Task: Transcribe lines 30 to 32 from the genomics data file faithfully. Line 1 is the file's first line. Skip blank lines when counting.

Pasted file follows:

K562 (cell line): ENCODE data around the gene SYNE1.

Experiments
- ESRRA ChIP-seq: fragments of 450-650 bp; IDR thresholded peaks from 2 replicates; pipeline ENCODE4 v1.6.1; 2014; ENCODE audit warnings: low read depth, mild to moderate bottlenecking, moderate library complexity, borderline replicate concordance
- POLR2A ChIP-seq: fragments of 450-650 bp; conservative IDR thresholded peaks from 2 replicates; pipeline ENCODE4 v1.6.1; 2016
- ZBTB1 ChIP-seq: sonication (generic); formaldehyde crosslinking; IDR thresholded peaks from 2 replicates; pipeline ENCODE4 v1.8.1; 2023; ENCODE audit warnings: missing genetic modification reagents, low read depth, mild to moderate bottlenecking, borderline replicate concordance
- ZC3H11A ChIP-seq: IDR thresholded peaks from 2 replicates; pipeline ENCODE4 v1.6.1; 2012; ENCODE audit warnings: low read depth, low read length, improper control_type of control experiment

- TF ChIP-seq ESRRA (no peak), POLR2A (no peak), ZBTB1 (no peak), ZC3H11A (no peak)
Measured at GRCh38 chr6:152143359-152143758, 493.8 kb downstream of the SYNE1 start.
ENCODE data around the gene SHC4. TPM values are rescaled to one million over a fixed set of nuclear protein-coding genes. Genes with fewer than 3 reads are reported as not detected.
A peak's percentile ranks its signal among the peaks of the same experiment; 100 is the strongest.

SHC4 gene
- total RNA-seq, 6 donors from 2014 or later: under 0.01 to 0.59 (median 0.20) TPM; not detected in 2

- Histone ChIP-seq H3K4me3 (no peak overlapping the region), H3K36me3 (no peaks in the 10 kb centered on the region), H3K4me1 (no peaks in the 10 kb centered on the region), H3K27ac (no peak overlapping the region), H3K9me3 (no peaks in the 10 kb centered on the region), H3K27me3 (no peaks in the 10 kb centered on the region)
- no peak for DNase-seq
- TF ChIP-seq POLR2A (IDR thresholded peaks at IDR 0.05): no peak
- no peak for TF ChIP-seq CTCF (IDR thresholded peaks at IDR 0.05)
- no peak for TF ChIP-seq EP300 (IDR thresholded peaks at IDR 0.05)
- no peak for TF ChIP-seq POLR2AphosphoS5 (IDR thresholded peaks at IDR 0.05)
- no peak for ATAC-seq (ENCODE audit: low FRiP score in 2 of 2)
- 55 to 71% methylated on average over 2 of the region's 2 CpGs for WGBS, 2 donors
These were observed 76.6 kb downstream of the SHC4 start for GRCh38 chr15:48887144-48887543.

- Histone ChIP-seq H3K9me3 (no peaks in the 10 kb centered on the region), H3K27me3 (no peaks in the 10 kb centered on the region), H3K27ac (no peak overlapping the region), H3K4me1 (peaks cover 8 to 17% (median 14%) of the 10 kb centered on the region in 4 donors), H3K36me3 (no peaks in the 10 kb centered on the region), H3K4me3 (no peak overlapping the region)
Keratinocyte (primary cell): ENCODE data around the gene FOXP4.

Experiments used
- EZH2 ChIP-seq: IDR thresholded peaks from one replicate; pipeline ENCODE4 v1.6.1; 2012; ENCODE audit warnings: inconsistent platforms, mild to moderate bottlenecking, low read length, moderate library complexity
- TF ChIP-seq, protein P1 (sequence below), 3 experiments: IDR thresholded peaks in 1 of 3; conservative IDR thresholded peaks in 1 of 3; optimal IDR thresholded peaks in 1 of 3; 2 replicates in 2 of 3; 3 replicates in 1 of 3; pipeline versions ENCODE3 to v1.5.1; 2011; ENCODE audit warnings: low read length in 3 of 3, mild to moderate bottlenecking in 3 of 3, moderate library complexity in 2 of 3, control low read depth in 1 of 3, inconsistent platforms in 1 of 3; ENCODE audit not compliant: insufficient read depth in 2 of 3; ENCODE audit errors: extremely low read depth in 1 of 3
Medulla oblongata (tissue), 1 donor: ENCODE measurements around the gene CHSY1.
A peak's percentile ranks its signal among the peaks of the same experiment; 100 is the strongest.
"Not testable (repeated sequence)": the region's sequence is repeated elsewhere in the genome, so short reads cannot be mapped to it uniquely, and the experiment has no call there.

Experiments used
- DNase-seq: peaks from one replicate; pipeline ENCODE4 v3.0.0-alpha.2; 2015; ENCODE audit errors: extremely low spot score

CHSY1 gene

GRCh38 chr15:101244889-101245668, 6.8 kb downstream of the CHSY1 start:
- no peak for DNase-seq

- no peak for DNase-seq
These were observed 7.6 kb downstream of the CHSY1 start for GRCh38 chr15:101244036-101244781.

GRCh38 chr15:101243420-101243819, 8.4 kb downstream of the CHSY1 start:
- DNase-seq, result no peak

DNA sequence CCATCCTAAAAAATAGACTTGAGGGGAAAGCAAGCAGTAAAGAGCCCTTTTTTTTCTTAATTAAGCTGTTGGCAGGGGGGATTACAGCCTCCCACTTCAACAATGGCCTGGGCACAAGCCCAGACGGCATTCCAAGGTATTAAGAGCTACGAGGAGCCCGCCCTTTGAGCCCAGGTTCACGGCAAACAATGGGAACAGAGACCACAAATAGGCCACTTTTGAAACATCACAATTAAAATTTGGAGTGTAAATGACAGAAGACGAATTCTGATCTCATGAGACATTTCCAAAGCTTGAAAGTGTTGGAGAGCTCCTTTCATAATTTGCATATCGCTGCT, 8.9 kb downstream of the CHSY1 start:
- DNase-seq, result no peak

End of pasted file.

Experiments used
- DNase-seq: peaks from one replicate; pipeline ENCODE4 v3.0.0-alpha.2; 2015; ENCODE audit errors: extremely low spot score

CHSY1 gene